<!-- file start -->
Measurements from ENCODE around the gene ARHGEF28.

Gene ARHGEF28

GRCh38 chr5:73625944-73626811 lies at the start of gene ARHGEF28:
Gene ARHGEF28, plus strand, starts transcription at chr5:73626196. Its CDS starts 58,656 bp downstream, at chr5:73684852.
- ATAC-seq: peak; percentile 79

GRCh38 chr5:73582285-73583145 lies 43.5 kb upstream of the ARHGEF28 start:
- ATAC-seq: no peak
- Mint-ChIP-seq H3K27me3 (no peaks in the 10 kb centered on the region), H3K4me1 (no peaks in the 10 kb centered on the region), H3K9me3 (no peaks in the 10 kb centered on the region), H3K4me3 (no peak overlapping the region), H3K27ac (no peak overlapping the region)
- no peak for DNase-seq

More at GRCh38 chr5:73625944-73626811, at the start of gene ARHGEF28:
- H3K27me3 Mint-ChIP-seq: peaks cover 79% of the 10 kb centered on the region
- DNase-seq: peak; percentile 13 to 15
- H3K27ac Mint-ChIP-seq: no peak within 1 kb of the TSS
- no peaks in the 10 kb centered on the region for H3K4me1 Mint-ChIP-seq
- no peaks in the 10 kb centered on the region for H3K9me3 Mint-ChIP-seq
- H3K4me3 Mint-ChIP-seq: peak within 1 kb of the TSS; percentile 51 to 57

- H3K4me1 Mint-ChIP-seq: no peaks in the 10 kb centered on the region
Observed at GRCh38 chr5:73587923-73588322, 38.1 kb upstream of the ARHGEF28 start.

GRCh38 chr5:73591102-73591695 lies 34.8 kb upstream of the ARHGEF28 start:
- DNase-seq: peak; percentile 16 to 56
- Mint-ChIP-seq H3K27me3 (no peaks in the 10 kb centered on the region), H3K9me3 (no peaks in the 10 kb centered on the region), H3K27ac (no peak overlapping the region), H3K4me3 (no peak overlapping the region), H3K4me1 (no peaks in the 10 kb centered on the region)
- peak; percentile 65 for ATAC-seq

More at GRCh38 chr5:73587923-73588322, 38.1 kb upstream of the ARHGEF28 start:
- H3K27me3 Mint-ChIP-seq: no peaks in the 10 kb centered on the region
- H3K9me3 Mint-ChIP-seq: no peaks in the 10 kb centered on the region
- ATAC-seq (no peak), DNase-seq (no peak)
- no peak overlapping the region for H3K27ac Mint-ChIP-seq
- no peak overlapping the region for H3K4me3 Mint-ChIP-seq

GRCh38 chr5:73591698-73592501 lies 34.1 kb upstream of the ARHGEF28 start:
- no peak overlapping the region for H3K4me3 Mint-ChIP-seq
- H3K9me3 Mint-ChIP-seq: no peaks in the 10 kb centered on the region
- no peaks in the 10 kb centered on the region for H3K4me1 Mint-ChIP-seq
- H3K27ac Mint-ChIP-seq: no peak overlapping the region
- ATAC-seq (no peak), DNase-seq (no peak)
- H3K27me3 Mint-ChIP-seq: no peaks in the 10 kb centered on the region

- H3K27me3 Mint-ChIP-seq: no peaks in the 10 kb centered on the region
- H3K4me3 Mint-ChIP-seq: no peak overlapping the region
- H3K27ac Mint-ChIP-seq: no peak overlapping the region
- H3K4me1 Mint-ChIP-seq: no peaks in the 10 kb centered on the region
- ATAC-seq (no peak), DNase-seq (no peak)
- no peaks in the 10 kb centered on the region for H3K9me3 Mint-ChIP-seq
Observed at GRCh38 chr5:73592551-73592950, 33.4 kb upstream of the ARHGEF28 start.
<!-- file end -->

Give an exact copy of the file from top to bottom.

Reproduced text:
Measurements from ENCODE around the gene ARHGEF28.

Gene ARHGEF28

GRCh38 chr5:73625944-73626811 lies at the start of gene ARHGEF28:
Gene ARHGEF28, plus strand, starts transcription at chr5:73626196. Its CDS starts 58,656 bp downstream, at chr5:73684852.
- ATAC-seq: peak; percentile 79

GRCh38 chr5:73582285-73583145 lies 43.5 kb upstream of the ARHGEF28 start:
- ATAC-seq: no peak
- Mint-ChIP-seq H3K27me3 (no peaks in the 10 kb centered on the region), H3K4me1 (no peaks in the 10 kb centered on the region), H3K9me3 (no peaks in the 10 kb centered on the region), H3K4me3 (no peak overlapping the region), H3K27ac (no peak overlapping the region)
- no peak for DNase-seq

More at GRCh38 chr5:73625944-73626811, at the start of gene ARHGEF28:
- H3K27me3 Mint-ChIP-seq: peaks cover 79% of the 10 kb centered on the region
- DNase-seq: peak; percentile 13 to 15
- H3K27ac Mint-ChIP-seq: no peak within 1 kb of the TSS
- no peaks in the 10 kb centered on the region for H3K4me1 Mint-ChIP-seq
- no peaks in the 10 kb centered on the region for H3K9me3 Mint-ChIP-seq
- H3K4me3 Mint-ChIP-seq: peak within 1 kb of the TSS; percentile 51 to 57

- H3K4me1 Mint-ChIP-seq: no peaks in the 10 kb centered on the region
Observed at GRCh38 chr5:73587923-73588322, 38.1 kb upstream of the ARHGEF28 start.

GRCh38 chr5:73591102-73591695 lies 34.8 kb upstream of the ARHGEF28 start:
- DNase-seq: peak; percentile 16 to 56
- Mint-ChIP-seq H3K27me3 (no peaks in the 10 kb centered on the region), H3K9me3 (no peaks in the 10 kb centered on the region), H3K27ac (no peak overlapping the region), H3K4me3 (no peak overlapping the region), H3K4me1 (no peaks in the 10 kb centered on the region)
- peak; percentile 65 for ATAC-seq

More at GRCh38 chr5:73587923-73588322, 38.1 kb upstream of the ARHGEF28 start:
- H3K27me3 Mint-ChIP-seq: no peaks in the 10 kb centered on the region
- H3K9me3 Mint-ChIP-seq: no peaks in the 10 kb centered on the region
- ATAC-seq (no peak), DNase-seq (no peak)
- no peak overlapping the region for H3K27ac Mint-ChIP-seq
- no peak overlapping the region for H3K4me3 Mint-ChIP-seq

GRCh38 chr5:73591698-73592501 lies 34.1 kb upstream of the ARHGEF28 start:
- no peak overlapping the region for H3K4me3 Mint-ChIP-seq
- H3K9me3 Mint-ChIP-seq: no peaks in the 10 kb centered on the region
- no peaks in the 10 kb centered on the region for H3K4me1 Mint-ChIP-seq
- H3K27ac Mint-ChIP-seq: no peak overlapping the region
- ATAC-seq (no peak), DNase-seq (no peak)
- H3K27me3 Mint-ChIP-seq: no peaks in the 10 kb centered on the region

- H3K27me3 Mint-ChIP-seq: no peaks in the 10 kb centered on the region
- H3K4me3 Mint-ChIP-seq: no peak overlapping the region
- H3K27ac Mint-ChIP-seq: no peak overlapping the region
- H3K4me1 Mint-ChIP-seq: no peaks in the 10 kb centered on the region
- ATAC-seq (no peak), DNase-seq (no peak)
- no peaks in the 10 kb centered on the region for H3K9me3 Mint-ChIP-seq
Observed at GRCh38 chr5:73592551-73592950, 33.4 kb upstream of the ARHGEF28 start.